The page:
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Keywords:

  • band analysis;
  • Branta canadensis;
  • Canada goose;
  • harvest;
  • recovery;
  • September hunting seasons;
  • survival

Abstract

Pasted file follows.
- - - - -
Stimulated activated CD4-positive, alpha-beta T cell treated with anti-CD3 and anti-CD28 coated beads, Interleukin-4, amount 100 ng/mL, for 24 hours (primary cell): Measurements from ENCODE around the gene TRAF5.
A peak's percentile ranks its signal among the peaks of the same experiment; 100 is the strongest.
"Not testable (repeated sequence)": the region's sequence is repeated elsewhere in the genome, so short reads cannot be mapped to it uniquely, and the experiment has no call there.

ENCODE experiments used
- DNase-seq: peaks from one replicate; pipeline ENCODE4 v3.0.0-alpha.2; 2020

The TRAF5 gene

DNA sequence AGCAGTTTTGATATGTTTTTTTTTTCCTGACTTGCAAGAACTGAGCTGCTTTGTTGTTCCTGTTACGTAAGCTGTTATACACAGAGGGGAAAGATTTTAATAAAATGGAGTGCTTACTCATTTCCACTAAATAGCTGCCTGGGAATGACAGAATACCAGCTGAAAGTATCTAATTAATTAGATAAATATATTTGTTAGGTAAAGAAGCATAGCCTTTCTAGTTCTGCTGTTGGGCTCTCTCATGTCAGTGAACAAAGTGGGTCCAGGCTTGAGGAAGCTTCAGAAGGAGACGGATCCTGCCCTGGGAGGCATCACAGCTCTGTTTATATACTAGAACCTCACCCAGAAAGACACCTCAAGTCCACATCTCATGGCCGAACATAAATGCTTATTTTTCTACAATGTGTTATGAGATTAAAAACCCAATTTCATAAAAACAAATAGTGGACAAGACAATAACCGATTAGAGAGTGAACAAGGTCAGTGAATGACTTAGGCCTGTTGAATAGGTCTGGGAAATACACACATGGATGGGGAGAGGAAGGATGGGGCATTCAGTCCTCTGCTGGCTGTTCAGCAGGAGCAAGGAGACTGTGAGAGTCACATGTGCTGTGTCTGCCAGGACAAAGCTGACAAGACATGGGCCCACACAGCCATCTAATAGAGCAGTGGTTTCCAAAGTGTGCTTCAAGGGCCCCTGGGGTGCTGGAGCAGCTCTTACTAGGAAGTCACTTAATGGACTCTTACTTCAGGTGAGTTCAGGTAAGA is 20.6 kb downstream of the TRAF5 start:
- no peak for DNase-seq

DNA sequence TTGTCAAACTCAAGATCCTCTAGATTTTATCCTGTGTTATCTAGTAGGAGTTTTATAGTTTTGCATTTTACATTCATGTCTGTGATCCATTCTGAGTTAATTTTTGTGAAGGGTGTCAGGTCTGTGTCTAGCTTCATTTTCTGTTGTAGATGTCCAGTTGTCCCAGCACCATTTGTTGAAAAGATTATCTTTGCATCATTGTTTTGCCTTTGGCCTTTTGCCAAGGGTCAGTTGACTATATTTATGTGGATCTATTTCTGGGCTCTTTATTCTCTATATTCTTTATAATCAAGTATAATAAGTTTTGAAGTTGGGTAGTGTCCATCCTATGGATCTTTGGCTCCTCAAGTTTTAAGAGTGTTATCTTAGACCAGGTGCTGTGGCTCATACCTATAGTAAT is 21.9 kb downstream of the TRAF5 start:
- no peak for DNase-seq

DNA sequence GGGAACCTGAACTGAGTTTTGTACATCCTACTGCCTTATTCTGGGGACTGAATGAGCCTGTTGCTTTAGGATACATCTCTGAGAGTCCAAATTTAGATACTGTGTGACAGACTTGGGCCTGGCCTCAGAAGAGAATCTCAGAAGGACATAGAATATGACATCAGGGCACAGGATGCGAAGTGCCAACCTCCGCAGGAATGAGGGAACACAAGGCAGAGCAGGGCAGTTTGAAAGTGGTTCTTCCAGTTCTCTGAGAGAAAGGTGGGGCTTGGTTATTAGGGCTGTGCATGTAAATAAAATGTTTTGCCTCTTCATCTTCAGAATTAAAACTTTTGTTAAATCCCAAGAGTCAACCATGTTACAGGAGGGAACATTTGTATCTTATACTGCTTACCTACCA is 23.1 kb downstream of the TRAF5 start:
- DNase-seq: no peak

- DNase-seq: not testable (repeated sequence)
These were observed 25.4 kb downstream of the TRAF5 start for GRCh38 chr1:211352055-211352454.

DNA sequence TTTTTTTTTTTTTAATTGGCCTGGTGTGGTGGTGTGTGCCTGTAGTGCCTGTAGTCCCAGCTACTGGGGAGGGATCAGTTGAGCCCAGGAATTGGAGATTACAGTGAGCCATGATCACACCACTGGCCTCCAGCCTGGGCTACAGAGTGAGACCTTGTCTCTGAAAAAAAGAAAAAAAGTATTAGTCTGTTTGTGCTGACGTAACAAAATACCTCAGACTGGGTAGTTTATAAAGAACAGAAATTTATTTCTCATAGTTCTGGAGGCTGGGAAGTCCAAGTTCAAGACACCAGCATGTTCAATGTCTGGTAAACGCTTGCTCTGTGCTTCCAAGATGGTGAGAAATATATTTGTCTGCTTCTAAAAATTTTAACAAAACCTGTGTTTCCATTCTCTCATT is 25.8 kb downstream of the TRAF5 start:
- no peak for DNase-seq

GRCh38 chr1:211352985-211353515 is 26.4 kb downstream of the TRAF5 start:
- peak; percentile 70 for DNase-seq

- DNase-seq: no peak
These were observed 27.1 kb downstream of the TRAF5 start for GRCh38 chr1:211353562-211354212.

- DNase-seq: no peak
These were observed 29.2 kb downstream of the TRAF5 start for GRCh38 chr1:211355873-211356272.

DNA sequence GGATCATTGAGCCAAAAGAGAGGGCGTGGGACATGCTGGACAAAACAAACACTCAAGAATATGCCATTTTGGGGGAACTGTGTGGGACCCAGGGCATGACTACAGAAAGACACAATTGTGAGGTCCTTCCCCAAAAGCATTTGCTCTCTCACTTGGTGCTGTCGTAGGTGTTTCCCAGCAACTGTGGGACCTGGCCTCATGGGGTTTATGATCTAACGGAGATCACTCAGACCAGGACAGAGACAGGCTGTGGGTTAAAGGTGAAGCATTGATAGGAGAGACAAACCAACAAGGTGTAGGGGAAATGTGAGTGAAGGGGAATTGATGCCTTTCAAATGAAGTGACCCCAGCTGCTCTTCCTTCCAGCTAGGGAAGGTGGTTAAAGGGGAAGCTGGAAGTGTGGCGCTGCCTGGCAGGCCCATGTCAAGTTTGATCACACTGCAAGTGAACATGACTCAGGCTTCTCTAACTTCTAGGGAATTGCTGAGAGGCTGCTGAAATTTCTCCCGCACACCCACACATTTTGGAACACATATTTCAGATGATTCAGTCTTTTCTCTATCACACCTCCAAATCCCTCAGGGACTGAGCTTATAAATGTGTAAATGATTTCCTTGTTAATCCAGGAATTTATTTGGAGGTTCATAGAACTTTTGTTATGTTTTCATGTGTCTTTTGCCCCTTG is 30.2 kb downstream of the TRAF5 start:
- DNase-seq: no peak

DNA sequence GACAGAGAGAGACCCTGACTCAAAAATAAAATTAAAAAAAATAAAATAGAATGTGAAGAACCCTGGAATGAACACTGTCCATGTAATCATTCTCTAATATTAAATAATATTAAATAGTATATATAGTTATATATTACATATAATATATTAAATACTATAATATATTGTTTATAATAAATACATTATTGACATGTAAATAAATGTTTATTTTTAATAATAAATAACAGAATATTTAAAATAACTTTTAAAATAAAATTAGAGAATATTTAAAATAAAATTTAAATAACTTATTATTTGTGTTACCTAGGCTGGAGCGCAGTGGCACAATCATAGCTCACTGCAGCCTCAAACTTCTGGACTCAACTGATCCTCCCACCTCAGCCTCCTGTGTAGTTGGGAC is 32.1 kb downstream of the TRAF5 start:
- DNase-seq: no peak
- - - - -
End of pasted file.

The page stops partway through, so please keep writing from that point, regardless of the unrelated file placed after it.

Populations of temperate-nesting Canada geese (Branta canadensis) have increased in Nebraska, USA, resulting in an increased number of nuisance and damage complaints. September hunting seasons were initiated in southeastern Nebraska in 2004 to reduce populations of Canada geese. We analyzed band recoveries from Canada geese banded in southeastern Nebraska during their hatch-year (HY) or after-hatch-year (AHY) to determine whether September hunting seasons affected survival, harvest, and recovery rates. Survival analyses revealed that HY geese had higher survival than AHY geese (SAHY = 0.696, 95% CI = 0.679–0.713; SHY = 0.896, 95% CI = 0.786–0.953) and September seasons did not affect survival of geese in southeastern Nebraska. Geese banded in the geographic zone with the September seasons (southeastern Nebraska) had the same survival as did geese outside the hunt zone (northeastern Nebraska; S = 0.711, 95% CI = 0.666–0.752). September hunting seasons affected timing of band recovery; 23–49% of annual band recoveries occurred during the month of September. Prior to the initiation of the September seasons, the highest percent of recoveries occurred during November. The September seasons appeared to temporally redistribute harvest but did not reduce survival for populations of Canada geese in southeastern Nebraska. Continuation of the season may not be warranted, because management does not appear to be affecting AHY survival, which is needed to reduce the population. Additional or new methods are likely needed to control populations of temperate-nesting Canada geese in Nebraska and managers should evaluate the effectiveness of these methods as they are implemented. © 2012 The Wildlife Society.